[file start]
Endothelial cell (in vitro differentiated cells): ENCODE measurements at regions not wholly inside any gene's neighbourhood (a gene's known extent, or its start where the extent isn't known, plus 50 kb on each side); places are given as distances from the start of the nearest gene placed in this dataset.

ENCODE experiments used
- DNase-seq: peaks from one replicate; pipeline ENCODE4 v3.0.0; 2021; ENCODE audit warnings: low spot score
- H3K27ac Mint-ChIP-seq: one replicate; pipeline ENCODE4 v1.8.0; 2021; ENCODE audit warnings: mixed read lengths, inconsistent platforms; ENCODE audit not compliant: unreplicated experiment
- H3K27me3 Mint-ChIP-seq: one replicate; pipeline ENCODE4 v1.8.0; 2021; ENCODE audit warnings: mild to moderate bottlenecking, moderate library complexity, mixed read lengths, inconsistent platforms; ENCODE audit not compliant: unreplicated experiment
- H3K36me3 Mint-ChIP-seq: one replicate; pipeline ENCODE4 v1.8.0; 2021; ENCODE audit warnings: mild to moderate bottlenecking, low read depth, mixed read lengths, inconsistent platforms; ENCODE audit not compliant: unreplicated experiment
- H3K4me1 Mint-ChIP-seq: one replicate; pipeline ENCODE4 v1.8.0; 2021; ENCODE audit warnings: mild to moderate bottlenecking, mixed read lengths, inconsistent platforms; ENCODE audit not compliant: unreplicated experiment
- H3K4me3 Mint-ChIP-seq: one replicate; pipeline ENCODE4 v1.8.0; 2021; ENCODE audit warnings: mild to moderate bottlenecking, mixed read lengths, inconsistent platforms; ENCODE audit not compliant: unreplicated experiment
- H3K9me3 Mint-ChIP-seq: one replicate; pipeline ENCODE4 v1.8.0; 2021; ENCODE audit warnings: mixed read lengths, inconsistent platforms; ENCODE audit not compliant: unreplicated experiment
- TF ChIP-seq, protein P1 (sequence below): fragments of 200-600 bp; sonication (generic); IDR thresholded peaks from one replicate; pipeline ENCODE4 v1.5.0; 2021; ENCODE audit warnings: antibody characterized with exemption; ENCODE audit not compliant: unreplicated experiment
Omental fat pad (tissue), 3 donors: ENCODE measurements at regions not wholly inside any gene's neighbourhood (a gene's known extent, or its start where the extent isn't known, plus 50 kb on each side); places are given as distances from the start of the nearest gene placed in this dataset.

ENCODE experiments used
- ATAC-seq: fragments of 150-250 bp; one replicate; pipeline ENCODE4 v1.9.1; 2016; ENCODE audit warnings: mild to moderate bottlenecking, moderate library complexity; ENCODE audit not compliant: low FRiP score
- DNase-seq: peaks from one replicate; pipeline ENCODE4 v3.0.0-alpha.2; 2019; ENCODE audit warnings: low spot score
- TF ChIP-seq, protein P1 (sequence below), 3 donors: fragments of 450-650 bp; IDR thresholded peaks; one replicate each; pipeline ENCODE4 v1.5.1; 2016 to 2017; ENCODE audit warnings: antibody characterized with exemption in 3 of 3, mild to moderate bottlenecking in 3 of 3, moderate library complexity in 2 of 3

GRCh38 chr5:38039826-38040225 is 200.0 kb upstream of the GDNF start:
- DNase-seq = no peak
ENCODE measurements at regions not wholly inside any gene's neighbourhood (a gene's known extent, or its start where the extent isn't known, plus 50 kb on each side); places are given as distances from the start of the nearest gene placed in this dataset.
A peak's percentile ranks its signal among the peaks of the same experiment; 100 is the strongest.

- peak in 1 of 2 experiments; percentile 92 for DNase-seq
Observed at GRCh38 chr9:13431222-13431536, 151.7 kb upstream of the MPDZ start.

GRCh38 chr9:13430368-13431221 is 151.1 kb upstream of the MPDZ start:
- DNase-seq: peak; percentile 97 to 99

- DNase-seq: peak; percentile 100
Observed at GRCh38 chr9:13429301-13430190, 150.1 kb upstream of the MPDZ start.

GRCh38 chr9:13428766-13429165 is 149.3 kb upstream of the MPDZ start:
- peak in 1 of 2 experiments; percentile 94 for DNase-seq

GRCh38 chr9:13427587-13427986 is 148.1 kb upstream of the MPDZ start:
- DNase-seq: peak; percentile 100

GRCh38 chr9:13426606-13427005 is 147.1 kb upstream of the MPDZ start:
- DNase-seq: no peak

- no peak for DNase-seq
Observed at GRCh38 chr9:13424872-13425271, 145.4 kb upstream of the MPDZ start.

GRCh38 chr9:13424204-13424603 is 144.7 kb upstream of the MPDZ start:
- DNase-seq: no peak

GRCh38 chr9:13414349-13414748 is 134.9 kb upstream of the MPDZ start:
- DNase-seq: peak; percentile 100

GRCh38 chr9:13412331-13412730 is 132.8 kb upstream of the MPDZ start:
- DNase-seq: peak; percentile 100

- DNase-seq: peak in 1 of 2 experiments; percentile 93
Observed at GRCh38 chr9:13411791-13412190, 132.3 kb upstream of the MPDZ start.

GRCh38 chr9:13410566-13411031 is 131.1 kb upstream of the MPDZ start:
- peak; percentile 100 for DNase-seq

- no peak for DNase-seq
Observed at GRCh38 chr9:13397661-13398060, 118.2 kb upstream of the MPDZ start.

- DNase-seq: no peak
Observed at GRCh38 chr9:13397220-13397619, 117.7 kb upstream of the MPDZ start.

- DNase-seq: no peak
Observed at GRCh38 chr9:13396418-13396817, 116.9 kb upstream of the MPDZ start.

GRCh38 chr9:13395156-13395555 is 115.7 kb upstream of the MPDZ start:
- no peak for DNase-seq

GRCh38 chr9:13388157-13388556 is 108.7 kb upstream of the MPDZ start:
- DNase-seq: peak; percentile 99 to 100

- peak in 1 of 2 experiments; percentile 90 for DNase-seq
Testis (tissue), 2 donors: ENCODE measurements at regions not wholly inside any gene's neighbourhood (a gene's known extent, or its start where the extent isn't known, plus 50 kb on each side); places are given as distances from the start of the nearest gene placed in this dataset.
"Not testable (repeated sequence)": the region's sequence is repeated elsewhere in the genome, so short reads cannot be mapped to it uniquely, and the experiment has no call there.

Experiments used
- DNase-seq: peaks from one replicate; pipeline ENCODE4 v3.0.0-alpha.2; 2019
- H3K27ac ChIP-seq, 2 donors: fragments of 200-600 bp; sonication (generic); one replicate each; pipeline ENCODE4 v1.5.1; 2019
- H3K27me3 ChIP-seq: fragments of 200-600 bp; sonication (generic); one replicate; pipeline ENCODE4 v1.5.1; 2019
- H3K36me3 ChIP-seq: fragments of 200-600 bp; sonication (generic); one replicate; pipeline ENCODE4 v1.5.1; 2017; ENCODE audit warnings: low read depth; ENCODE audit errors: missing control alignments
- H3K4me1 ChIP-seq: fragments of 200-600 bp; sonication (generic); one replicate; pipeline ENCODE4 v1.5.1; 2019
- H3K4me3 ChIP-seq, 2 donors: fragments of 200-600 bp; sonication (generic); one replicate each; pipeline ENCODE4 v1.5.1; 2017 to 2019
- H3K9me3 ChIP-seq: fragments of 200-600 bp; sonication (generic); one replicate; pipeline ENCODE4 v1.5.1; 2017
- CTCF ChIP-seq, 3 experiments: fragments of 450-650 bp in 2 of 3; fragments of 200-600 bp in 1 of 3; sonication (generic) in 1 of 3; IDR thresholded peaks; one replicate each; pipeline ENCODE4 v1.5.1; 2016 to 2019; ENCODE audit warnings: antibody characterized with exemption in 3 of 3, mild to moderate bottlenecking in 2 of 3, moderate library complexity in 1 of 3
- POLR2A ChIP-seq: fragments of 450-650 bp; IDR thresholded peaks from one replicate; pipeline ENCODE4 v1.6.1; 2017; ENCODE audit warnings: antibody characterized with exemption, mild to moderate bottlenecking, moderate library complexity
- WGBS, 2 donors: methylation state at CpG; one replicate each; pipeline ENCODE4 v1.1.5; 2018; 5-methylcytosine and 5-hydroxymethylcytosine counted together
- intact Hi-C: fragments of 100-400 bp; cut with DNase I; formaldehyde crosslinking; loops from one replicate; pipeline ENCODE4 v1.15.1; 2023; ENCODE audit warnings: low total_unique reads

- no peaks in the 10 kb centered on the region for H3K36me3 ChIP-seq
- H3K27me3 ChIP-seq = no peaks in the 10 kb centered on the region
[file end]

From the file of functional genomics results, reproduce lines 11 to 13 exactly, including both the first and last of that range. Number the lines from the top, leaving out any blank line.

Omental fat pad (tissue), 3 donors: ENCODE measurements at regions not wholly inside any gene's neighbourhood (a gene's known extent, or its start where the extent isn't known, plus 50 kb on each side); places are given as distances from the start of the nearest gene placed in this dataset.

ENCODE experiments used
- ATAC-seq: fragments of 150-250 bp; one replicate; pipeline ENCODE4 v1.9.1; 2016; ENCODE audit warnings: mild to moderate bottlenecking, moderate library complexity; ENCODE audit not compliant: low FRiP score